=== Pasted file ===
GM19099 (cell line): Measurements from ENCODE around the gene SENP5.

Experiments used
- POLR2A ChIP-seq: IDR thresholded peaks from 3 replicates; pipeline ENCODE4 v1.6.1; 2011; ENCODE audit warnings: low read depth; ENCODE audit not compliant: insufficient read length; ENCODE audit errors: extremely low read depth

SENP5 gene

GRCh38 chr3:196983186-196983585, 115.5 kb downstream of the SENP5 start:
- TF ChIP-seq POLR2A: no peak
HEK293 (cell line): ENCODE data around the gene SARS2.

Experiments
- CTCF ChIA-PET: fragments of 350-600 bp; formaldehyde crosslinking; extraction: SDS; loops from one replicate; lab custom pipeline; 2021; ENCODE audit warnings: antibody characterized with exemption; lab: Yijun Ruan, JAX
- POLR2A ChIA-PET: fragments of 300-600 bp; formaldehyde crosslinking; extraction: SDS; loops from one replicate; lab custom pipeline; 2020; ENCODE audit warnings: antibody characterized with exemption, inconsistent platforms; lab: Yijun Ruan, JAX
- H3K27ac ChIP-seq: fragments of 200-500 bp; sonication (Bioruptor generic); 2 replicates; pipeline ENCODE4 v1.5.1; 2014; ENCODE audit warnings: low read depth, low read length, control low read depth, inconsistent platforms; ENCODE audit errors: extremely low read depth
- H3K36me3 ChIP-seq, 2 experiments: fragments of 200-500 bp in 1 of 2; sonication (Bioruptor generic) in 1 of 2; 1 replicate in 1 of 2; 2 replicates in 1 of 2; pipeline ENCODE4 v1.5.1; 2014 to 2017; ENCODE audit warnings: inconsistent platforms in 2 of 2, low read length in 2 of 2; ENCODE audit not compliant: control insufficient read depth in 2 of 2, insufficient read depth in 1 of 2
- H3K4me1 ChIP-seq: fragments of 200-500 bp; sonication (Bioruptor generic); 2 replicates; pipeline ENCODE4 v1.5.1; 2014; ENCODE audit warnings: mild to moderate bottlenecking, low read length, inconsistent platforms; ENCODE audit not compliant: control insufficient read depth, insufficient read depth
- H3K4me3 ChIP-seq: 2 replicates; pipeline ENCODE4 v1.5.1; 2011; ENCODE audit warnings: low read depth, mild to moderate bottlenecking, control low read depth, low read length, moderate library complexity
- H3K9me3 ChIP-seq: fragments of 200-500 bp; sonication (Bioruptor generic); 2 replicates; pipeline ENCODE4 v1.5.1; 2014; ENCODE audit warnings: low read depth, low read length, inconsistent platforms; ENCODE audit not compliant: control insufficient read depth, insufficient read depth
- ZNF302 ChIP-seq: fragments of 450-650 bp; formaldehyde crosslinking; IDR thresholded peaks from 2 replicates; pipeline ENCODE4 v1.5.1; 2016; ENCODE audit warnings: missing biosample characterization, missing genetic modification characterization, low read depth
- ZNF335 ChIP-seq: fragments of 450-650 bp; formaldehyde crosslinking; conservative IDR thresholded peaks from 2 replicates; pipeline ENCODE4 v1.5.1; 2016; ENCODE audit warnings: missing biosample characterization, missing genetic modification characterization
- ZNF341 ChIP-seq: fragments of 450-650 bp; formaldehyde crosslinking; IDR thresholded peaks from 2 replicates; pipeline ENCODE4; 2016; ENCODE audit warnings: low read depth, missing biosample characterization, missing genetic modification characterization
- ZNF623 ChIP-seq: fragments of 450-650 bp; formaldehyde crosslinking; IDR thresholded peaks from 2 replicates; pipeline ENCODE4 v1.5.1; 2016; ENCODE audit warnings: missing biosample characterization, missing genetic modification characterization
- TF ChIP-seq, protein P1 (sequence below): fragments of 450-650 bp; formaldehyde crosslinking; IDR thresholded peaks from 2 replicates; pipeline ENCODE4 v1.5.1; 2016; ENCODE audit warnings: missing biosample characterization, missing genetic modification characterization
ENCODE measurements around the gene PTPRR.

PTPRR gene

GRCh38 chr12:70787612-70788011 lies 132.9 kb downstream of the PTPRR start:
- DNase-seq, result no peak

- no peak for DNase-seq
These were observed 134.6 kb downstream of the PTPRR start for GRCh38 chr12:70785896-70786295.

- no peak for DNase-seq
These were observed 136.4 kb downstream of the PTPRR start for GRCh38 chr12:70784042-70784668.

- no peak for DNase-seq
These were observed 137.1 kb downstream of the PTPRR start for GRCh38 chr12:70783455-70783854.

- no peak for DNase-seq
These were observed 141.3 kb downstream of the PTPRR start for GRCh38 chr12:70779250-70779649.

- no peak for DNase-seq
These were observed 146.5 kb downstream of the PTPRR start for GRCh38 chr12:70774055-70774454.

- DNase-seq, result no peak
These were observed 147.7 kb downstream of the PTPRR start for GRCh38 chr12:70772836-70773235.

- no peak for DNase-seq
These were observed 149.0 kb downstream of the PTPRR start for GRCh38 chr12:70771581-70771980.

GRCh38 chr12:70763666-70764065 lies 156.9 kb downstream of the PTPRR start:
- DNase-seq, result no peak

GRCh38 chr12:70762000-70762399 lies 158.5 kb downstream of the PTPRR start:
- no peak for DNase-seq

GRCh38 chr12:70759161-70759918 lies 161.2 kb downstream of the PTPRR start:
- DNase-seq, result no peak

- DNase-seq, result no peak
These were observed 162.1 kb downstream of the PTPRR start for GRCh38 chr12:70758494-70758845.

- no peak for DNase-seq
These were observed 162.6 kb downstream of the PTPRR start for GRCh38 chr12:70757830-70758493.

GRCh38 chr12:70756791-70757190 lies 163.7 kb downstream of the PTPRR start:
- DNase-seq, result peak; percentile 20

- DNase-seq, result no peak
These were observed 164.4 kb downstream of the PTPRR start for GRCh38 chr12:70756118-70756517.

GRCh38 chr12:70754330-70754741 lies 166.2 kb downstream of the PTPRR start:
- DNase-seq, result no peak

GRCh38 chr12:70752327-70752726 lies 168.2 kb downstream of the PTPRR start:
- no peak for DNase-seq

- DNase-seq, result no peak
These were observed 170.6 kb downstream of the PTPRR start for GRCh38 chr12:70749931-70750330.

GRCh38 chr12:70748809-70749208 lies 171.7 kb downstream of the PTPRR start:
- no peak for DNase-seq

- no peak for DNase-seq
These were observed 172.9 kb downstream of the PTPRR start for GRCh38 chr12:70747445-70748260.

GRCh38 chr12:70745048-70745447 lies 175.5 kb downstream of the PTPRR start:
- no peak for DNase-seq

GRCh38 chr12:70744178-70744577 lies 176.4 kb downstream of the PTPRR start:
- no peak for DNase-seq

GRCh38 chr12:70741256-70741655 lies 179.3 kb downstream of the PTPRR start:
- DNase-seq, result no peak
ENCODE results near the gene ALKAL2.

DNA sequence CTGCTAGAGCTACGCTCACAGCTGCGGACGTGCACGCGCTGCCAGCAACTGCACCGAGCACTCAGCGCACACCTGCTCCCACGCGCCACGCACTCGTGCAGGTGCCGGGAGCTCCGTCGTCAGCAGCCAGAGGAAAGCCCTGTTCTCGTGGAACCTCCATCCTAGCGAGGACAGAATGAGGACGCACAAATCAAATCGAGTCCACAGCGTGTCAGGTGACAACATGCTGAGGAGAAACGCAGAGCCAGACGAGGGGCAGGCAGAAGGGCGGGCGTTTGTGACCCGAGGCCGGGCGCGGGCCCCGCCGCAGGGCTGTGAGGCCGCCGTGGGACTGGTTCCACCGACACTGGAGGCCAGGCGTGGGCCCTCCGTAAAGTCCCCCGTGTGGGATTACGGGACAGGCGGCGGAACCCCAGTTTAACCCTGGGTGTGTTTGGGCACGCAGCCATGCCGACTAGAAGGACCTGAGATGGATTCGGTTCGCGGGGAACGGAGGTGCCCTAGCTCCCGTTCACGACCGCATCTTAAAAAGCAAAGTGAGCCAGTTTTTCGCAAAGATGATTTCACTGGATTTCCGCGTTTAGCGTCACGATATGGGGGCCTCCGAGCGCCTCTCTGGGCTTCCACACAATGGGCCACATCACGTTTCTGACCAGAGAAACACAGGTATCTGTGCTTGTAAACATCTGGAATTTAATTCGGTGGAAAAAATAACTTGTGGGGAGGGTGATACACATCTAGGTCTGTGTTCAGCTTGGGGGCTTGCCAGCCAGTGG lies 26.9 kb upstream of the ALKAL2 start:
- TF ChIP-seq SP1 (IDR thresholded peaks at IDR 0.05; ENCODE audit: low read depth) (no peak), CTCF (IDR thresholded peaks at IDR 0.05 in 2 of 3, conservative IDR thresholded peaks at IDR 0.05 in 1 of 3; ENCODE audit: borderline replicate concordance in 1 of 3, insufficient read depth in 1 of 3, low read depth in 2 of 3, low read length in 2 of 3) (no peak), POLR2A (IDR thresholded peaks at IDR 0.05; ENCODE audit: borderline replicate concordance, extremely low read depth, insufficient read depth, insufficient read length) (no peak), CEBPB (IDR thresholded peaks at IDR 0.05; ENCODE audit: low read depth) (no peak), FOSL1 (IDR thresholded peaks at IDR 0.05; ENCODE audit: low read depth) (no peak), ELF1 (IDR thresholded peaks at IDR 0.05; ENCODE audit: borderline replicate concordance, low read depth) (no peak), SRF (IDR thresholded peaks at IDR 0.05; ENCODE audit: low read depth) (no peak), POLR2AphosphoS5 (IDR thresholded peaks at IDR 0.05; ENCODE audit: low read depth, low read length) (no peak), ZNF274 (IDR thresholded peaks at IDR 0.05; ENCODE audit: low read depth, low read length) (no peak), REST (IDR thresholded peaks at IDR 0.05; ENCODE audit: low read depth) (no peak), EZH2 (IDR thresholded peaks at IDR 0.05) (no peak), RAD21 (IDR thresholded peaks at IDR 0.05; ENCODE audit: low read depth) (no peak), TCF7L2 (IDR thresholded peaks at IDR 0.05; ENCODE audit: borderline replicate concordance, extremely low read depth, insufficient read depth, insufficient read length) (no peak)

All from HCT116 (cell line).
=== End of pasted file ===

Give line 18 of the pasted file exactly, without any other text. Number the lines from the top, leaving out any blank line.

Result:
- ZNF341 ChIP-seq: fragments of 450-650 bp; formaldehyde crosslinking; IDR thresholded peaks from 2 replicates; pipeline ENCODE4; 2016; ENCODE audit warnings: low read depth, missing biosample characterization, missing genetic modification characterization